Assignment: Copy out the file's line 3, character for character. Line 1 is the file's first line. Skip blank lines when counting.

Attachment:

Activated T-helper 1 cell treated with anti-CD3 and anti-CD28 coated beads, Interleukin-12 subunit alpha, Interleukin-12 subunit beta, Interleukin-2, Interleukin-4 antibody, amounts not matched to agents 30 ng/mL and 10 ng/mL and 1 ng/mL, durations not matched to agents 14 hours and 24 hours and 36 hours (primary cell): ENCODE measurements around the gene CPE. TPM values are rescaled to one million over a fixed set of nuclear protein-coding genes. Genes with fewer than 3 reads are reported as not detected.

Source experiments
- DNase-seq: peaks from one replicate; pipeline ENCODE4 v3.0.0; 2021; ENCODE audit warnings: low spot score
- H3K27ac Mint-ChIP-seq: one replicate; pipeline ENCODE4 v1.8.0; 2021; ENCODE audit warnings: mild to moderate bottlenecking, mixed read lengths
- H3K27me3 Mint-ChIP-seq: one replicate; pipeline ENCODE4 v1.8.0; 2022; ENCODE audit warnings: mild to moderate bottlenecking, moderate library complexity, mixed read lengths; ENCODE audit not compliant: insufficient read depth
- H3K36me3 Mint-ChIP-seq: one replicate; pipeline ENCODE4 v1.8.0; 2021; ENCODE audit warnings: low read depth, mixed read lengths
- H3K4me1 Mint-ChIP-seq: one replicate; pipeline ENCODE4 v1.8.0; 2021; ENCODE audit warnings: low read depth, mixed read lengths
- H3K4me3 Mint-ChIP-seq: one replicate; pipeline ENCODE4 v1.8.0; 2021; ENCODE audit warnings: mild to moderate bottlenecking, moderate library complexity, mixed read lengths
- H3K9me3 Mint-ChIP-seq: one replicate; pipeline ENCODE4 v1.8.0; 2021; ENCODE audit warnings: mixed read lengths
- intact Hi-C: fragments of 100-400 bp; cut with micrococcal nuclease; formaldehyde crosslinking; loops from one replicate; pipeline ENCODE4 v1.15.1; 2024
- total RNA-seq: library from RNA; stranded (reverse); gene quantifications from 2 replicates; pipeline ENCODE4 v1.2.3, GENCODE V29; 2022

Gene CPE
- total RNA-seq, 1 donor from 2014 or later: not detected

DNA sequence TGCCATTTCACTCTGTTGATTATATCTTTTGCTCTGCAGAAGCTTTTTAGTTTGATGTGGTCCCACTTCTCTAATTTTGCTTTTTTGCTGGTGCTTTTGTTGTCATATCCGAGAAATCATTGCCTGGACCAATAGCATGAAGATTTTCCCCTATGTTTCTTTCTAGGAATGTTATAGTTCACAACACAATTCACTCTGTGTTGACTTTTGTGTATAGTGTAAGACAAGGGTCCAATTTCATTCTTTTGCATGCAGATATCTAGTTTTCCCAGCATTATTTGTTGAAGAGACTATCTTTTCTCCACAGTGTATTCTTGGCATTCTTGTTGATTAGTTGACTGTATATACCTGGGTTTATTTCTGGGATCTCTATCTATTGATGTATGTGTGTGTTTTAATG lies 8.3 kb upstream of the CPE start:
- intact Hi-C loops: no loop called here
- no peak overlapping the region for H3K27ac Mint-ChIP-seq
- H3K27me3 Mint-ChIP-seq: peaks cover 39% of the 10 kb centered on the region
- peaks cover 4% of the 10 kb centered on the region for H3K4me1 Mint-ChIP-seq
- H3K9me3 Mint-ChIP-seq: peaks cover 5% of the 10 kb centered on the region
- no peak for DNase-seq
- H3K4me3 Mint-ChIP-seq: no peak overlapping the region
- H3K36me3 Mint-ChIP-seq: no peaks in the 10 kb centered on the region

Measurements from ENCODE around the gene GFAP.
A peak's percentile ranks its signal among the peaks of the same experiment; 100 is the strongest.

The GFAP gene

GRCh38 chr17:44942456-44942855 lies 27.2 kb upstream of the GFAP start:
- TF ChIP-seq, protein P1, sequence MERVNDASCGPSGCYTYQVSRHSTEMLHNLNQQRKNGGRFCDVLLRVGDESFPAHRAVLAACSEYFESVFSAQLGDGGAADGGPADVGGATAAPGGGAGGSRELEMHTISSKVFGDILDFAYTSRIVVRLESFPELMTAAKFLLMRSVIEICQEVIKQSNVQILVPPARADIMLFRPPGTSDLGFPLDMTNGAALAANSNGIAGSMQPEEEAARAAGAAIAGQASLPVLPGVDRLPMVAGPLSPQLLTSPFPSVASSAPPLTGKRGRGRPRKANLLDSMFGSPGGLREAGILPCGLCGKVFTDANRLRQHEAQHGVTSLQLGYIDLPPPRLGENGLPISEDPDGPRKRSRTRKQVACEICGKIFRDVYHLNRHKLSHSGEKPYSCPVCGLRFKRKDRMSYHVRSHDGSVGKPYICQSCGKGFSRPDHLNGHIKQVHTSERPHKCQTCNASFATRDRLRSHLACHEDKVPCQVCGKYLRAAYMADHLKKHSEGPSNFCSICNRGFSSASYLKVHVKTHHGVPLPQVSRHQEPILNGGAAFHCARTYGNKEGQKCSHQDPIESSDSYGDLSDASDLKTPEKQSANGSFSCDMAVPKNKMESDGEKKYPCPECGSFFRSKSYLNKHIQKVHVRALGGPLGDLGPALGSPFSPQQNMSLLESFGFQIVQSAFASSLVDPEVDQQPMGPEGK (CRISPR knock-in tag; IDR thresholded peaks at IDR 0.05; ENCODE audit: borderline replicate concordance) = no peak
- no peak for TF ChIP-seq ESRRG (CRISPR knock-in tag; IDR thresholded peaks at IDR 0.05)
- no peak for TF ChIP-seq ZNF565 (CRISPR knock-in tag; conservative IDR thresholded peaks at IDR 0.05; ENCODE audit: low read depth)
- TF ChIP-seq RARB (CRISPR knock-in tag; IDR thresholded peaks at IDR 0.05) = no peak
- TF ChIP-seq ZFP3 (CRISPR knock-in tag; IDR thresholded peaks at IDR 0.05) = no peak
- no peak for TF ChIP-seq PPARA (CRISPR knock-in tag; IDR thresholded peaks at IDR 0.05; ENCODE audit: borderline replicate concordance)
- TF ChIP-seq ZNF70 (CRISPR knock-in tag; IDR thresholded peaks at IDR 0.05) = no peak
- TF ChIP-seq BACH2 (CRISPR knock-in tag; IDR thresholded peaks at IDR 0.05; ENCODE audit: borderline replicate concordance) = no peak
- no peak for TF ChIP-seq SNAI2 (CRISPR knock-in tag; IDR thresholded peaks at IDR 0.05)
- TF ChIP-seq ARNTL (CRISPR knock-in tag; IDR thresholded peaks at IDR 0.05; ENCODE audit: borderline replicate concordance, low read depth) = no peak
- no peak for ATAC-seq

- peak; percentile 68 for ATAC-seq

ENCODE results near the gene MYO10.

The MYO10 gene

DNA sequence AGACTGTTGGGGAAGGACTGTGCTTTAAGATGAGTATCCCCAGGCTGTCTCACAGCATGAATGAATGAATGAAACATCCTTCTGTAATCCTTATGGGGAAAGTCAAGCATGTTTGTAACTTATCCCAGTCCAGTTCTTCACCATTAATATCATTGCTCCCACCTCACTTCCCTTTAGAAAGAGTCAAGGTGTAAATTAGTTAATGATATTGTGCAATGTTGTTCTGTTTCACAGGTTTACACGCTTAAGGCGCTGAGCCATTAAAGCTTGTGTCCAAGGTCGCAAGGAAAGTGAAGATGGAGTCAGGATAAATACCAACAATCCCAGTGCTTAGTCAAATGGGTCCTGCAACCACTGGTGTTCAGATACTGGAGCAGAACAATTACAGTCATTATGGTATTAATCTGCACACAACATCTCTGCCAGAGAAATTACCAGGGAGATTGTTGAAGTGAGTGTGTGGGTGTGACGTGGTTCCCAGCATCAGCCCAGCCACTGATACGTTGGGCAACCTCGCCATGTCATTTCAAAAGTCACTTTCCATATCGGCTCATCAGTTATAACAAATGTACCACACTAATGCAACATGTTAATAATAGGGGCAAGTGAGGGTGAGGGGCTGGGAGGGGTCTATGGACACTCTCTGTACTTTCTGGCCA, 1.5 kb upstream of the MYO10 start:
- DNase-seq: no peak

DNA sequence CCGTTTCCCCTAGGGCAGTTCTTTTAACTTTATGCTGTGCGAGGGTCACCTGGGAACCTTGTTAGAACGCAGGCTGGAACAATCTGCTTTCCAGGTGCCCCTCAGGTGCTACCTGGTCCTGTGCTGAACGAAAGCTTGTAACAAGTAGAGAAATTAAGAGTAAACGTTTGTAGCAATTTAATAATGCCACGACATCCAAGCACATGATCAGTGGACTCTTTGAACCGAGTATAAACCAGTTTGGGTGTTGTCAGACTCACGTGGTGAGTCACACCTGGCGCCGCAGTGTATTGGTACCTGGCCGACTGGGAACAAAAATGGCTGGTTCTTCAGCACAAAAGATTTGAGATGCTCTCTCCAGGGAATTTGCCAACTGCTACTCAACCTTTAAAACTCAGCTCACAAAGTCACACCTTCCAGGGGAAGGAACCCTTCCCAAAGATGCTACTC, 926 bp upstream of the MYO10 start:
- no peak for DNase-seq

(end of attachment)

- DNase-seq: peaks from one replicate; pipeline ENCODE4 v3.0.0; 2021; ENCODE audit warnings: low spot score